On Thursday’s St. Louis on the Air, we heard from that teacher, Stephanie Teachout Allen, who also serves as director of diversity and inclusion at the school, and David Cunningham, a professor of sociology at Washington University, about how they have hosted these conversations with children and others in their lives.

On Wednesday’s St. Louis on the Air, our monthly Legal Roundtable convened to discuss pressing issues of the law.

On Tuesday’s St. Louis on the Air, we discussed the prevention of child abuse in the St. Louis region with DiAnne Mueller, the Chief Executive Officer of the Saint Louis Crisis Nursery

The organization provides emergecy intervention, respite care and family support. The five nurseries and nine outreach centers under the Saint Louis Crisis Nursery umbrella serve more than 6,800 children every year. Over the past 31 years, they’ve served over 110,000 children.

Did you hear? A major celestial event crossed the Missouri and Illinois skies on Monday, Aug. 21. St. Louis on the Air had you covered with a two-hour special during the eclipse.

From 12 – 2 p.m. on Monday, St. Louis on the Air host Don Marsh brought you a two-hour special program about the total solar eclipse, discussing the cultural, scientific, economic, and celestial phenomena.

On Friday’s St. Louis on the Air, Ken Burns and Lynn Novick joined host Don Marsh to discuss their latest collaboration a 10-part PBS documentary, titled “The Vietnam War.”

"I don't think we ever said enough about it," Burns said of the war and how it has been covered after it ended. "... With the passage of time comes perspective."

Listen to the full conversation below:

We’re narrowing in on the day of the total solar eclipse, Aug. 21. Ahead of a weekend that’s expected to see a lot of travel to the region, we check in with the Missouri State Highway Patrol for updates on traffic and how to drive during the eclipse, the Missouri Division of Tourism and a Festus-based brewery prepping for the onslaught.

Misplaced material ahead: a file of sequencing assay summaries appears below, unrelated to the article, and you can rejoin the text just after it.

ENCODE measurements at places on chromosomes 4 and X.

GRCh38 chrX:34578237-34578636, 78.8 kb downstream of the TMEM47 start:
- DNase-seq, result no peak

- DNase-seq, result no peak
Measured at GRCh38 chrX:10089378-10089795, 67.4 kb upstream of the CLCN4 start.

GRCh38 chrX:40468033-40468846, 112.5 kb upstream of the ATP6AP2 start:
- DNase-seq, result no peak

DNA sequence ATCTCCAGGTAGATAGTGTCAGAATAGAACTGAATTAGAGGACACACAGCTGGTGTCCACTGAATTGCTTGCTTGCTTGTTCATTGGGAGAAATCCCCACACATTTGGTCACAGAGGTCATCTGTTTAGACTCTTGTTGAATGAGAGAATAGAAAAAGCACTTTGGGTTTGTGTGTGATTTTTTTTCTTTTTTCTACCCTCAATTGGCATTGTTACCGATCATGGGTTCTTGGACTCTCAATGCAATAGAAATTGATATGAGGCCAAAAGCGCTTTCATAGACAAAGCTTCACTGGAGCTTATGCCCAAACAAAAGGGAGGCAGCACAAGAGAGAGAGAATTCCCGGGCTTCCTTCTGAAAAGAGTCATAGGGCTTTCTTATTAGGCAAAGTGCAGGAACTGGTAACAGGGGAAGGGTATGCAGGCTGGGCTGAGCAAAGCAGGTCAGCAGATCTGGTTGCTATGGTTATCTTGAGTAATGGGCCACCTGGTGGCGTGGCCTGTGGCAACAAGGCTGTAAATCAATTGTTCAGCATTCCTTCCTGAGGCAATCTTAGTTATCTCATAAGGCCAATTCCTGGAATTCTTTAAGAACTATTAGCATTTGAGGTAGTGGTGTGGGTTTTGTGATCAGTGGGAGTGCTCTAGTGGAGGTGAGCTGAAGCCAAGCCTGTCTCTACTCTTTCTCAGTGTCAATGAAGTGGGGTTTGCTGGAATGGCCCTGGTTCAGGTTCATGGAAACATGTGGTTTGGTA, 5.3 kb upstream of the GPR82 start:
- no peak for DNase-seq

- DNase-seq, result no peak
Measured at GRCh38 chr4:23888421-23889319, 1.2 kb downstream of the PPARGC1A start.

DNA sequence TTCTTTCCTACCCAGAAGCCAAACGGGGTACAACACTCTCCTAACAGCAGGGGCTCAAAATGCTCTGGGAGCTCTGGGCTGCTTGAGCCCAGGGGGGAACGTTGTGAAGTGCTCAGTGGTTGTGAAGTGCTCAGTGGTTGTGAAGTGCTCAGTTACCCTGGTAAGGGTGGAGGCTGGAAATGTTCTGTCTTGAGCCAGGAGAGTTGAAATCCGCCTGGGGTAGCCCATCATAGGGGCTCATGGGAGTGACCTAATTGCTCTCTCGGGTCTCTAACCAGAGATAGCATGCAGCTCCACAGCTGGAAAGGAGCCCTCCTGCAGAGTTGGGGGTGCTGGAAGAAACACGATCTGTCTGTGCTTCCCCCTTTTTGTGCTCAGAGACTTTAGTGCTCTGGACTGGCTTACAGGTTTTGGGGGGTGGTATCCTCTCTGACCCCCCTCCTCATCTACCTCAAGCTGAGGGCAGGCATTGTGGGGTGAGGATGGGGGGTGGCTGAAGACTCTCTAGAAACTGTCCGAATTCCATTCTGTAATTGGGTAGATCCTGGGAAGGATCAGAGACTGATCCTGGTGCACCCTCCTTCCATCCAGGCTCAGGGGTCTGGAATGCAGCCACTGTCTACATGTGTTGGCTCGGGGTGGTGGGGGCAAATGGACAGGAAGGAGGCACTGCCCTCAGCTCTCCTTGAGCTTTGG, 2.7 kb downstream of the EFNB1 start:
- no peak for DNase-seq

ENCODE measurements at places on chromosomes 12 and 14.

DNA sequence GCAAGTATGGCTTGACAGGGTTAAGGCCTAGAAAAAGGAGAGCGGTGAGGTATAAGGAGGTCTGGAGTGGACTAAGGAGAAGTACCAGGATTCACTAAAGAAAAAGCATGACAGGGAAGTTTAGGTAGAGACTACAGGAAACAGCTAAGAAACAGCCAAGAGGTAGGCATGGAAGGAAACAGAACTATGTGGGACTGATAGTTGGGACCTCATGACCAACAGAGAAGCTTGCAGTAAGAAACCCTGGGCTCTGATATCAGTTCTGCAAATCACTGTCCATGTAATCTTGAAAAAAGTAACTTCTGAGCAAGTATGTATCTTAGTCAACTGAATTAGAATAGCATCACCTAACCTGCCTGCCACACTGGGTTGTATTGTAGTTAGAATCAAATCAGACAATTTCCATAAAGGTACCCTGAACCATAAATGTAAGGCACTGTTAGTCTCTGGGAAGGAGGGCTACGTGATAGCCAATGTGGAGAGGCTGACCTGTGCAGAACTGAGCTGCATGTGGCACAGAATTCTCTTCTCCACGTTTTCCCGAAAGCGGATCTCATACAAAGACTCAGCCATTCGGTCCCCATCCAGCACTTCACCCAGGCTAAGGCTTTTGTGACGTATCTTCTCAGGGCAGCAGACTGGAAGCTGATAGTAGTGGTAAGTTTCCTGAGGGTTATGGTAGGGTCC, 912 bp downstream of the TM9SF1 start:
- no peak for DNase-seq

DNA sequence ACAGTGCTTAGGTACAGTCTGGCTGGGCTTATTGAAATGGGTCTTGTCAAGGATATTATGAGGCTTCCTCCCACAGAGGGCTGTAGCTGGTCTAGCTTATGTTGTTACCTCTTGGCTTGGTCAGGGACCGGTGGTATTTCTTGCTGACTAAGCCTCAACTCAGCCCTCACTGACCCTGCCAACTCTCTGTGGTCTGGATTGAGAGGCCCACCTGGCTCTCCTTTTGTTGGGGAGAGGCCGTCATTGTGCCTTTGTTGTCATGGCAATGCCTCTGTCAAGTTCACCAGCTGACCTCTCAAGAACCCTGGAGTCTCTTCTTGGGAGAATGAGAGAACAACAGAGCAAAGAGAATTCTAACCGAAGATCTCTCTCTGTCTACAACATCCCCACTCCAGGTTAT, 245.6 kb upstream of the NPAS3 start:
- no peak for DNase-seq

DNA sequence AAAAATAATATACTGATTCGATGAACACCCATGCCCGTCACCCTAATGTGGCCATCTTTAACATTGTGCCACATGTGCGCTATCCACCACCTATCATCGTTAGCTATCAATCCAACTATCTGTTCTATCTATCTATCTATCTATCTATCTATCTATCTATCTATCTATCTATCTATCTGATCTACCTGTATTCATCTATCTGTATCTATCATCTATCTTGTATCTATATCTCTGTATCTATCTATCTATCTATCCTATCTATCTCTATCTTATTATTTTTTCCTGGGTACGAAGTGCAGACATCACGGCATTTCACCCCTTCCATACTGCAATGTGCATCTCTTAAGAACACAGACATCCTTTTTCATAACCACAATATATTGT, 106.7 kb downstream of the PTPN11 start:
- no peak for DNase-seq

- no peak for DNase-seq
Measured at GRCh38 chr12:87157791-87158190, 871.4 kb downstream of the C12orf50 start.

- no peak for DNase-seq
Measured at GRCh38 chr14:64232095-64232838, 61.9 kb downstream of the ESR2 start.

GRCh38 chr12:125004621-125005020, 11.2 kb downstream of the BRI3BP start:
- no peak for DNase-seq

Related: What to expect from the rare solar eclipse

Last year, we held a local podcasting panel to help bring new St. Louis podcasters into the fold. In the lead up to that event, we spoke with Adam Frick, the founder of Hugmonster Sound, about his podcasting network STL Vernacular.

Native St. Louisan Jonathan Losos is a Harvard University biology professor and director of Losos Laboratory at the university. He recently wrote the book “Improbable Destinies: Fate, Chance and the Future of Evolution.

The book follows researchers across the world who are using experimental evolutionary science to learn more about our role in the natural world.

The furor over the coming solar eclipse is reaching a fever pitch, causing us to ask: has it always been this way? On Wednesday’s St. Louis on the Air, we discussed the ways eclipses have been viewed in the past.

From Babylonians’ scientific tracking of eclipses to frequent myth and lore about the relationship between solar eclipses and animal feeding habits, we discussed how old views of solar eclipses impact our viewing of them today.

It’s that time of year again: children are heading back to school, some for the first time. On Tuesday’s St. Louis on the Air, host Don Marsh discussed the ways parents, family members and caregivers can support young children in making a successful transition into school life.

Joining the program to discuss was Stephen Zwolak, the CEO of the LUME Institute and Executive Director of the University City Children’s Center.